More than half of teachers responding to a union survey say that there are unqualified staff teaching in their schools, it is revealed today, as opposition to the deregulation of the profession was stepped up.
Both of the biggest classroom unions are using their Easter conferences to attack new freedoms for state-funded schools to employ teachers without qualified teacher status (QTS) – a policy also condemned by Labour.
One respondent to the NASUWT poll of more than 7,000 teachers revealed that ex-pupils, still in their teens, had been employed to teach as “maths mentors”.
The 19- and 20-year-olds were not qualified as teachers. but were teaching lessons at up to GCSE level.
Unqualified teachers were working in the schools of 53 per cent of those who answered the survey – rising to 61 per cent for respondents who worked in academies.
Chris Keates, NASUWT general secretary, said: “Parents no longer have the certainty of knowing that when they send their children to school they will be taught by a qualified teacher.”
Controversy has grown since 2012 when the government abolished the requirement for teachers employed by academies to have QTS, bringing them into line with free schools.
Ministers claim that the deregulation will allow the state sector to follow the practice of top independent schools in employing subject experts who may not have formal teaching qualifications.
But critics warn it could lead to schools serving the most disadvantaged and needy children providing second-rate “teaching on the cheap”.
One teacher in the NASUWT survey said: “I wouldn’t go to see a doctor or a dentist that was unqualified, and therefore I wouldn't want my children to be taught by unqualified teachers.”
The poll shows that 68 per cent of respondents thought that their school had employed unqualified teachers because it was “taking advantage” of the Coalition’s policy. Ms Keates said the figures “demonstrate the scale of the problem across all schools which has been created by the Coalition Government”.
But state schools also gained much greater freedom to use unqualified staff to teach because of a 2003 deal signed by the then-Labour government and most school staff unions, including the NASUWT.
The agreement aimed to reduce teacher workload by allowing schools to make greater use of support staff, for duties that could include teaching. Heads were allowed to use any member of staff they deemed suitable to teach, providing they were supervised by a qualified teacher.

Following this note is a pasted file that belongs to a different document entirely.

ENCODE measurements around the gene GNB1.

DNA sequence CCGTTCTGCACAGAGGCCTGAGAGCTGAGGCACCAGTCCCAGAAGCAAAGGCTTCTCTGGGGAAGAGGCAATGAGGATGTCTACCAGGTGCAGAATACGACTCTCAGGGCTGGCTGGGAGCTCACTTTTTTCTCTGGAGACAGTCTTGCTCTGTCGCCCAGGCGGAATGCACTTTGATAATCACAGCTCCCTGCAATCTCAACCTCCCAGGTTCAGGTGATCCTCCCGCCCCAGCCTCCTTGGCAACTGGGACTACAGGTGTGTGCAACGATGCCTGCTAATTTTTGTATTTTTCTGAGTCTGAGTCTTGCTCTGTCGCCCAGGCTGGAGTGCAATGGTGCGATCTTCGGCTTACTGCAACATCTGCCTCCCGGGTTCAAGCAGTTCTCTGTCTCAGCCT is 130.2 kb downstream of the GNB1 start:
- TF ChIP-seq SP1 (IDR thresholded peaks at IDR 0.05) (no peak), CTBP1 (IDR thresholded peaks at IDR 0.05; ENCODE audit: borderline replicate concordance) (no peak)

But the supervising teacher did not have to be in the same room and the regulations would have permitted the extreme situation where the only qualified teacher in the school was the head.
The NUT, which did not sign the 2003 agreement, today released the results of a separate survey it had commissioned, showing that 82 per cent of parents believe publicly-funded schools should only employ qualified teachers.
Four-fifths of parents said they would not want their child to attend a school that did not require its teachers to have professional teaching qualifications, the YouGov poll also revealed.
Official figures published last week revealed that there were 17,100 teachers without QTS in 2013; up from 14,800 the year before. The government said that this represented a rise from 3.3 to 3.8 per cent of all teachers in England’s state-funded schools, following a “steady decline over the last few years”.
In free schools, 13.3 per cent of teachers were unqualified.
Labour shadow education secretary, Tristram Hunt, said: “Many parents will be shocked to learn that David Cameron has changed the rules to allow schools to appoint unqualified teachers on a permanent basis.” He said that Labour would end the policy and “ensure a qualified teacher in every classroom”.
A Department for Education spokeswoman said: “State schools should enjoy the same advantage that private schools have to bring great linguists, computer scientists, engineers and other specialists into the classroom. It is entirely up to headteachers who they employ and we trust their judgment.”
She added: “In fact, the latest teacher workforce census show there are 700 fewer non-QTS teachers in schools than there were in 2010, while the percentage of non-QTS teachers in academies is down from 9.4 per cent in 2010 to 5.3 per cent.”